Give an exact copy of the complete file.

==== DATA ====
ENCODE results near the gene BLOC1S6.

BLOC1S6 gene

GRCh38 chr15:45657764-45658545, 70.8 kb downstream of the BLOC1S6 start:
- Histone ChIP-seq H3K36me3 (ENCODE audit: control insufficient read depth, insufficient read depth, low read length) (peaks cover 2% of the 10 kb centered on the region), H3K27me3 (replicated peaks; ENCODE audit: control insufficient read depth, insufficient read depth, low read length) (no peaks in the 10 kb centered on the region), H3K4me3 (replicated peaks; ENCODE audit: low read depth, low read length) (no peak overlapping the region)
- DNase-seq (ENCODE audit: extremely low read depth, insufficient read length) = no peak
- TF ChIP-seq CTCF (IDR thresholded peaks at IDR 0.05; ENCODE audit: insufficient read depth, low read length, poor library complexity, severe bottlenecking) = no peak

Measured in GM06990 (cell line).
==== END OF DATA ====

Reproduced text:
ENCODE results near the gene BLOC1S6.

BLOC1S6 gene

GRCh38 chr15:45657764-45658545, 70.8 kb downstream of the BLOC1S6 start:
- Histone ChIP-seq H3K36me3 (ENCODE audit: control insufficient read depth, insufficient read depth, low read length) (peaks cover 2% of the 10 kb centered on the region), H3K27me3 (replicated peaks; ENCODE audit: control insufficient read depth, insufficient read depth, low read length) (no peaks in the 10 kb centered on the region), H3K4me3 (replicated peaks; ENCODE audit: low read depth, low read length) (no peak overlapping the region)
- DNase-seq (ENCODE audit: extremely low read depth, insufficient read length) = no peak
- TF ChIP-seq CTCF (IDR thresholded peaks at IDR 0.05; ENCODE audit: insufficient read depth, low read length, poor library complexity, severe bottlenecking) = no peak

Measured in GM06990 (cell line).